Here is what I was able to find:
Ah, I think I see what you're saying.
So, you match the subnets as small as possible, and then make a NAT entry for each destination network address? For example:
My network is 10.10.1.x, 255.255.255.0.
Client A's network is 192.168.1.x, 255.255.255.0.
Client B's network is 192.168.1.x, 255.255.255.0.
So, I NAT-map, you'll have to forgive some technical misgivings here, 10.10.1.x to Client A, and perhaps, 10.10.2.x to Client B. No, that's not right. Just a moment...
Aha, is this right?:
So, I create two more subnets on my local network. Smaller the better.
So I now have 10.10.2.x and 10.10.3.x. I NAT map each of them to Client A and Client B, respectively. The VPN can now address each subnet uniquely, and NAT translation of some kind handles translating the addresses between the client and our VPN network.
Using a smaller subnet would be advisable, but for simplicity sake, this is the basic idea, yes?
The thing I don't understand is how the routing works... how am I going to be able to route information from our network, over the VPN, and be able to uniquely route traffic to two IP's with the same IP address?
I had WAY too much coffee, it's hard to concentrate!
Ars Legatus Legionis
Registered: Jan 26, 2000
I remember the 12.4 bug thing.
You don't. I'll use 188.8.131.52/8 (even though it is now public and potentially used) as my public network and 192.168.1.0 as the overlapping networks for customer A and customer B seperately.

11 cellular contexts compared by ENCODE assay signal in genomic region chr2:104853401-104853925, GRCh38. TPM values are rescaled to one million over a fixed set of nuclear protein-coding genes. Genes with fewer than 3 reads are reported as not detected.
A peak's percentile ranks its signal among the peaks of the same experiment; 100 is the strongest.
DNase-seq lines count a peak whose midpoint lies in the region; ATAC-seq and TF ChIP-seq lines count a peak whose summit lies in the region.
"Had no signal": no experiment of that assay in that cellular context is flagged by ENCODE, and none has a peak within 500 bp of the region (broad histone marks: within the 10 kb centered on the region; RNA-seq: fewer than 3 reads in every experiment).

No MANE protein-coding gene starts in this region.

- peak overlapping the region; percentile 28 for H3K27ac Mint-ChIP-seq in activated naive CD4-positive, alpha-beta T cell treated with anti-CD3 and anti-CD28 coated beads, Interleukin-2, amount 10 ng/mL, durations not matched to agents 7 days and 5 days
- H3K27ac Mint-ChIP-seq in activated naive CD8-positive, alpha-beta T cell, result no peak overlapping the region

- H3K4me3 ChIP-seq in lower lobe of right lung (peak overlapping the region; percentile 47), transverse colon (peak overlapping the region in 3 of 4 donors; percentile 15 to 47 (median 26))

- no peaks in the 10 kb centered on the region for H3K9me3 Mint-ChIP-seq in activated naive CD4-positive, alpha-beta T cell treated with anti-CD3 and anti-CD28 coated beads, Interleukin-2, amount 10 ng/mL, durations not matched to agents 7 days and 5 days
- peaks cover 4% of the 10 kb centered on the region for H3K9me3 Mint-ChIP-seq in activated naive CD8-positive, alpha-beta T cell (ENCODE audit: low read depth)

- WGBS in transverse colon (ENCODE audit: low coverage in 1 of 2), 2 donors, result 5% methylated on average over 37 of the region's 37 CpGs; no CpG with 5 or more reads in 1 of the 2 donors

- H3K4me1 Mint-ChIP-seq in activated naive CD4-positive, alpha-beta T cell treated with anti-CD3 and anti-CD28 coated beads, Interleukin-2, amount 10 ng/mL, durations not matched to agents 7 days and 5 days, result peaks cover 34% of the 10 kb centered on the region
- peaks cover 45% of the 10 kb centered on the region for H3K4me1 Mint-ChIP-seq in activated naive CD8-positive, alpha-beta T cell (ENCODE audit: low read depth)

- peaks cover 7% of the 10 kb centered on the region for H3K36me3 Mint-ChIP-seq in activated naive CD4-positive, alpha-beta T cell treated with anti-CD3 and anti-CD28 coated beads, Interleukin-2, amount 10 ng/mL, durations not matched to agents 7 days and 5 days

I do a VPN between A's public and my public interface (184.108.40.206/24) and B's public interface- and I nat 192.168.1.0 coming from anything behind A to 220.127.116.11/24 and then same thing for B except I use 18.104.22.168/24 (or whatever).
Then to access anything on customer A from my net I instruct my support people to use 22.214.171.124/24 and for customer B use 126.96.36.199/24.
You have to build the NAT (and sometimes double NAT) so that your users never see 192.168.1.0/24 and the customer just has your net block as interesting traffic.
As erratick says, you don't. You send your traffic towards an address that sits in your routing space. That traffic handed off to your VPN router, where it is NAT'd.
So let's say I have two customers
I create 10.1.1.0/24 as an encryption domain (via ACL) and add individual NAT entries (in that subnet) to the first customer's addresses that I'm interested in.
I create 10.1.2.0/24 as an encryption domain (via ACL) and individual NAT entires (in that subnet) to the second customer's address that I'm interested in.
You may also end up in a situation where inbound traffic may need to be sourced from a loopback, within *your* routing block, that sits on customer equipment, so you can differentiate inbound traffic. This may or may not apply to you, depending on how you are creating these tunnels.
I support a wide variety of architectures, and this happens fairly often.
Is there anyone else that ran into the same issue like me ? How did you fixed this.
PS: I know I can do this on the AWS end but is not really what I'm looking for as I would like to have everything centralized.
In this example as you can see the person how implemented this created 2 different subnets so you will have 2 source networks
"So, I create two more subnets on my local network. Smaller the better"
"So I now have 10.10.2.x and 10.10.3.x"
2 different IPs in the local LAN not a single source like in your case....
if you can implement that, this can be accomplished one network goes to AWS US and the other to AWS EUR Nat can also be implemented in this case on the ASA.